Honeydew Lavender Sorbet is simple to make, but it does take a bit of time to get things chilled and frozen between the steps. My recommendation is to make this a few days before you plan to eat it so you can make it at your leisure.
At the end of the last freezing you’ll have roughly 1 quart of delicious, fresh, perfectly summer Honeydew Lavender Sorbet at a fraction of the cost of a grocery store pint. So let’s sit back, relax and dig into a scoop of that!
Did you make this recipe? I’d love to hear about it. Any requests for other sorbet flavors? Tell me in the comments.
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Honeydew Lavender Sorbet is the perfect summertime sweet treat! Fresh honeydew melon and light, floral lavender flavor in an smooth, frozen sorbet.
- 2 pounds honeydew melon (about 4 cups after cutting into cubes)
- 1 cup sugar
- 1 cup water
- 5 springs fresh lavender (or 2 teaspoons dried culinary lavender)
- 2 to 4 tablespoons lemon juice
- optional: 1/4 cup light corn syrup (see notes)
- 1 large egg for testing sugar content
- Freeze Ahead: Make sure the ice cream base is in the freezer for at least 24 hours.
- Cut + Blend: Remove the seeds and skin from the melon and dice into 1 to 2 inch cubes. You should have 4 to 5 cups of chopped fruit. More or less is fine, you will adjust with the amount of simple syrup you use. In batches, blend the honeydew until it is liquified.
- Strain: Strain the honeydew juice through a mesh strainer. Use a spatula to move the solids around without pushing through.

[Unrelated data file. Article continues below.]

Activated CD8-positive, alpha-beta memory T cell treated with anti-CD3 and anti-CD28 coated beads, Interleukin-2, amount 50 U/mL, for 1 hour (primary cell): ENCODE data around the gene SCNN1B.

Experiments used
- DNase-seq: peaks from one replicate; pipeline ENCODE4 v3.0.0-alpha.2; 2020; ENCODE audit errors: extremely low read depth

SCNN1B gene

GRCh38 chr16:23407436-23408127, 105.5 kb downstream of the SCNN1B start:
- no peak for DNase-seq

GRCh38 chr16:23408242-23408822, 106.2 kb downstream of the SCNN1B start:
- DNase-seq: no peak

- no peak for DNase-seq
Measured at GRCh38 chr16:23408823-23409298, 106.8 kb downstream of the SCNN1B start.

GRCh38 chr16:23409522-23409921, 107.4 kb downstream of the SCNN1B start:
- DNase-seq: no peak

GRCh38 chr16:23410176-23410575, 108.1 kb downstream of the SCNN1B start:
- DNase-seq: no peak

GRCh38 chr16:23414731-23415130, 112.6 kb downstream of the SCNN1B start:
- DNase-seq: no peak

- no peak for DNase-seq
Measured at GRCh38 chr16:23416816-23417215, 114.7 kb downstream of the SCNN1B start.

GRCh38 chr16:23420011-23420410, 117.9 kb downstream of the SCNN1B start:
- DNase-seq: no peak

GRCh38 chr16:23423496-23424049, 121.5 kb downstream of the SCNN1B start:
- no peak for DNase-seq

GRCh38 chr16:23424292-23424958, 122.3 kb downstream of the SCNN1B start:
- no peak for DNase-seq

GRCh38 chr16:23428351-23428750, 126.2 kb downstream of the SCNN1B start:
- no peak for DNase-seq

- Steep the Syrup: Combine the sugar, water and lavender in a medium saucepan. Bring to a boil over medium-high heat. Boil for 2 minutes, turn off heat and let steep for 5 minutes. Strain out lavender and cool completely.
- Build the base: If using the corn syrup, whisk into the honeydew base. Whisk in half the simple syrup then test the base using the egg test. Wash and dry a large egg and lightly float into the base. You want to see a 1-inch circle, about the size of a nickel, of the egg. Too little egg – add more simple syrup. Too much egg – add more honeydew juice or water.
- Add the tart: Stir in the lemon juice 1 tablespoon at a time, tasting after each addition until you reach the right acidity.
- Chill + Churn: Chill the honeydew lavender sorbet base for at least 1 hour. After completely chilled, pour into the ice cream maker and churn for 10 to 15 minutes.
- Freeze: Freeze the churned sorbet a storage container for at least 4 hours. Let soften on the counter for 5 minutes before scooping.
Replacing 1/4 cup of the simple syrup with 1/4 corn syrup will result in a ‘creamier’ smoother and less icy sorbet. After testing both methods, using the corn syrup will produce a texture consistent to store quality sorbet but is still delicious without it.
If you can’t find fresh lavender, you can purchase culinary lavender at a speciality food shop or Whole Foods. Be sure to use culinary lavender and not the kind you get at the craft store. You probably won’t become ill, but why chance it?
Keywords: Sorbet, Honeydew, Fruit Sorbet, Lavender, Honeydew Lavender Sorbet